Shelter in Place
Artists Respond to Isolation & Loneliness in the Age of COVID-19
by Hank Trout

People living with HIV/AIDS are very well acquainted with isolation and feelings of loneliness. Those of us who have lived with the virus since the earliest days of the AIDS pandemic have fought a visceral battle against isolation and loneliness for thirty, thirty-five, or forty years, after losing some or all of our friends to AIDS. Our memories are full to the brim with images of friends and lovers lying alone in hospital or hospice beds, abandoned by heartless families, condemned to Hell by “Christian” leaders, failed by public health officials, ignored or worse by an openly hostile government that seemed cruelly intent on letting us die, and ostracized even within our own communities.

Throughout the forty years of the AIDS pandemic, the artists among us—painters and photographers especially—have documented the pandemic’s effects on our psyches. They have made graphic our fears of dying, our pain at losing so many friends, and our experience of loneliness and sometimes self-imposed isolation. From its very inception, A&U has showcased the work of photographers and painters whose work addresses their own and others’ experience of the pandemic—all the fear, anger, grief, and disorientation that they, and we, have known. No matter whether those works comfort us or enrage us, shock us or soothe us, they are valuable artifacts that have enriched our lives as they documented our sometimes lonely fight against the virus.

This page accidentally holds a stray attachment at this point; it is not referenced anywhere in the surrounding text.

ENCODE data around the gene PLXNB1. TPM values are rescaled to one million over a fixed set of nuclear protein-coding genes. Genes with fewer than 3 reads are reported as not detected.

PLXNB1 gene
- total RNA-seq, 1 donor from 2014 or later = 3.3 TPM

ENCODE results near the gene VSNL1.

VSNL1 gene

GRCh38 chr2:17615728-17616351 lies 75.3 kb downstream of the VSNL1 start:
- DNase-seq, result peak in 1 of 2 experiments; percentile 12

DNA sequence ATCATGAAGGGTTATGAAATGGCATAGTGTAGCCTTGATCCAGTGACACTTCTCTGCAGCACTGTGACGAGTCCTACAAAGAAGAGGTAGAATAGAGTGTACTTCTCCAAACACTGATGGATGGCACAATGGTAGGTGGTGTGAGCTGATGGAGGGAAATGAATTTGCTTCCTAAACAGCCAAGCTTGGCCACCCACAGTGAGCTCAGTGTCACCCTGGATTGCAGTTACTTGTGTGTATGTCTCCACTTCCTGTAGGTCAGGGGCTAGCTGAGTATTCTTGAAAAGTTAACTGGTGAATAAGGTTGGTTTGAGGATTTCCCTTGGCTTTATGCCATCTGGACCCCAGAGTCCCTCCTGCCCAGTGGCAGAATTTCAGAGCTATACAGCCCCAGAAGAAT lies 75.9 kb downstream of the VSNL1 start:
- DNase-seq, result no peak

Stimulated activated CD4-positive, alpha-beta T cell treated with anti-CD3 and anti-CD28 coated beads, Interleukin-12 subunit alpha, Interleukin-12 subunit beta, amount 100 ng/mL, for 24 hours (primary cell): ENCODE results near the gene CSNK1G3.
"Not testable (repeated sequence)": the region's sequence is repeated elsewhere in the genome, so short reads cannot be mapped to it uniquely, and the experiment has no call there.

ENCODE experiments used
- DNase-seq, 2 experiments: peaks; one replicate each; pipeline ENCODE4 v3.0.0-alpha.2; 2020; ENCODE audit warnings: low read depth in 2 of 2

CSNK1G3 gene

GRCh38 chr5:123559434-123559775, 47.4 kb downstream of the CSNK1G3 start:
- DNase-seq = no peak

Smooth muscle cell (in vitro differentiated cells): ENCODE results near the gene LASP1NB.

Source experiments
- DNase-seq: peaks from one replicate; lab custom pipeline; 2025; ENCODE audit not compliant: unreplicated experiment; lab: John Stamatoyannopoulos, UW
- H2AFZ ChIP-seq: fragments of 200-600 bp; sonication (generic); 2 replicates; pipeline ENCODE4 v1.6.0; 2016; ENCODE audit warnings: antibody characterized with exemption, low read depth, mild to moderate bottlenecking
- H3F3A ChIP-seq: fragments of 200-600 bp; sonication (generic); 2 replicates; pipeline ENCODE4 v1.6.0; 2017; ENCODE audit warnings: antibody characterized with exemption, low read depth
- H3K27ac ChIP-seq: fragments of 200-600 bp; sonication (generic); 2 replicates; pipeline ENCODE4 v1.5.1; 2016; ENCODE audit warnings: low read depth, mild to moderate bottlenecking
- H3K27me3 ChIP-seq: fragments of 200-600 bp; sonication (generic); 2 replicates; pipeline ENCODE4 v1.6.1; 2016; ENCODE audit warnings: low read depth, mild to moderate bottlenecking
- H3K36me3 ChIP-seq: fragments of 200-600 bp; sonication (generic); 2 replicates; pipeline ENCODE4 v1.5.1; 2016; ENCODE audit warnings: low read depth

In these months when the COVID-19 pandemic has raged throughout the world and especially hard here in the U.S., when most of us are living under shelter-in-place orders to combat the spread of this new virus, many of us find ourselves consumed with grief over a steadily growing death toll, fear of contracting the virus and dying from it, anger at our government’s incompetent and befuddled response to the pandemic, and the loneliness of forced isolation from friends and family. For many of us, the news triggers painful, sometimes debilitating memories of our experiences during the worst years of the AIDS pandemic. The two viruses are different in many ways, from the methods of transmission to the unbelievably rapid growth of the death tolls. But for those of us living with HIV, the two pandemics have much more in common than is obvious to our HIV-negative neighbors.